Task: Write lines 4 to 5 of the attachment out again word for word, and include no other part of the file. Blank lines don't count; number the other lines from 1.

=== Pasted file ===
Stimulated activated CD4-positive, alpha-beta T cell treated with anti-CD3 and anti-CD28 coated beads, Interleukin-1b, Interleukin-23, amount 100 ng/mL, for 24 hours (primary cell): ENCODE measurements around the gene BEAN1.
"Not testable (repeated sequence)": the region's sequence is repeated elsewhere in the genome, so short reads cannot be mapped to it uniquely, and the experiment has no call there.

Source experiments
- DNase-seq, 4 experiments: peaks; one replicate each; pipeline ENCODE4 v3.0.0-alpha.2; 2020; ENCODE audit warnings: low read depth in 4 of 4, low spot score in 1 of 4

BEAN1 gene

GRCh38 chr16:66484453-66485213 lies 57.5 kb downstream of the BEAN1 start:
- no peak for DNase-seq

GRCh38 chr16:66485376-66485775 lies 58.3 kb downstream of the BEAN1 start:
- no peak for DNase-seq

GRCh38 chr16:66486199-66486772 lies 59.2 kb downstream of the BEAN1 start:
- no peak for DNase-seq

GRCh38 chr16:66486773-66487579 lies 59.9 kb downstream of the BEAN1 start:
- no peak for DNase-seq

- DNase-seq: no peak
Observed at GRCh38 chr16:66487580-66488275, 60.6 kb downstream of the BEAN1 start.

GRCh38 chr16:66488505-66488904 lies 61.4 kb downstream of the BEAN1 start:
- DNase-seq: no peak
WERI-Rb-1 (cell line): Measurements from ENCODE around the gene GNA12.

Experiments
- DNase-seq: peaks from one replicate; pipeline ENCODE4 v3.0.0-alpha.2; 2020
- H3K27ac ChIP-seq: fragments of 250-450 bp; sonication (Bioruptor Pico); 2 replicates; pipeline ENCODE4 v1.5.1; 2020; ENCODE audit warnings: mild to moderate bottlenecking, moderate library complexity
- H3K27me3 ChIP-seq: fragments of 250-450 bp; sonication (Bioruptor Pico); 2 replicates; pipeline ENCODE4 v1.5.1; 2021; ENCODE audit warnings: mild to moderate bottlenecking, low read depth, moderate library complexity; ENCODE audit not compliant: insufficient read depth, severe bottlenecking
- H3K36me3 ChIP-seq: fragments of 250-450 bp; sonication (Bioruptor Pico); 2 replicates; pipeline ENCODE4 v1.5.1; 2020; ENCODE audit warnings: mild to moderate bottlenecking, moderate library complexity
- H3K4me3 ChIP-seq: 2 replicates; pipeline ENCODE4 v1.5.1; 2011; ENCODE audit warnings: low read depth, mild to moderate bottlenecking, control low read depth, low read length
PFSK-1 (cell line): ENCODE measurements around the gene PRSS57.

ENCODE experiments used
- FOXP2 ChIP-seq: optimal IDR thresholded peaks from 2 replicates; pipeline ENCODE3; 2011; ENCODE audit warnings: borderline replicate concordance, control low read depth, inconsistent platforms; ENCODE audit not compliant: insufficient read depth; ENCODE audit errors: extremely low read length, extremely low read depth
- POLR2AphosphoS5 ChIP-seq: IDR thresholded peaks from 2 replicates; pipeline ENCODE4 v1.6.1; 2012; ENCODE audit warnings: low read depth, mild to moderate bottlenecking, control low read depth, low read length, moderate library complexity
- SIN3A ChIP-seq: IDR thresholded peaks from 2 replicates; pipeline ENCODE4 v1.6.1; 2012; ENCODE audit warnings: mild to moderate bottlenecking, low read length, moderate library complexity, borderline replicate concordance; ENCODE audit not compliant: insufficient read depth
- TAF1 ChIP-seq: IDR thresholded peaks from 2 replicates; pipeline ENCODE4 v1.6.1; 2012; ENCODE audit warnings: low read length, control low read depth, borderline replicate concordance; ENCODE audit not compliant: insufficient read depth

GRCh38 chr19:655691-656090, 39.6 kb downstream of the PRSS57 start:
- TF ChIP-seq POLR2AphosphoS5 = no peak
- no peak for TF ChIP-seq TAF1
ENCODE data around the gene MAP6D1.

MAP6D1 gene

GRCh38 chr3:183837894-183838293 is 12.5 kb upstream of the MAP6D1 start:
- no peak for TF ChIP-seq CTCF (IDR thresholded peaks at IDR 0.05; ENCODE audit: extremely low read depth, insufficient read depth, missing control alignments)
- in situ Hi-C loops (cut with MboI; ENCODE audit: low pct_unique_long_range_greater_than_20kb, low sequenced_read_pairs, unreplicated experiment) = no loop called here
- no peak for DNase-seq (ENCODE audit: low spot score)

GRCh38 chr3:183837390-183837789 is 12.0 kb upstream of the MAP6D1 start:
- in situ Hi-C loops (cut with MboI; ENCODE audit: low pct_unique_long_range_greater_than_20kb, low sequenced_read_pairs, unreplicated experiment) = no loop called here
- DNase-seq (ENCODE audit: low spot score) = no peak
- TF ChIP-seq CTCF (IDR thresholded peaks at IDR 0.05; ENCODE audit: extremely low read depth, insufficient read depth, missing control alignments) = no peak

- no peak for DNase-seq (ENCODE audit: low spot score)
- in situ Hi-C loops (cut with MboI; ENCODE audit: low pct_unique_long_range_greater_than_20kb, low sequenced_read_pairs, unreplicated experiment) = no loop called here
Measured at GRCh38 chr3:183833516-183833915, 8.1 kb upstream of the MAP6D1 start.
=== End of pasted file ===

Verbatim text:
- DNase-seq, 4 experiments: peaks; one replicate each; pipeline ENCODE4 v3.0.0-alpha.2; 2020; ENCODE audit warnings: low read depth in 4 of 4, low spot score in 1 of 4

BEAN1 gene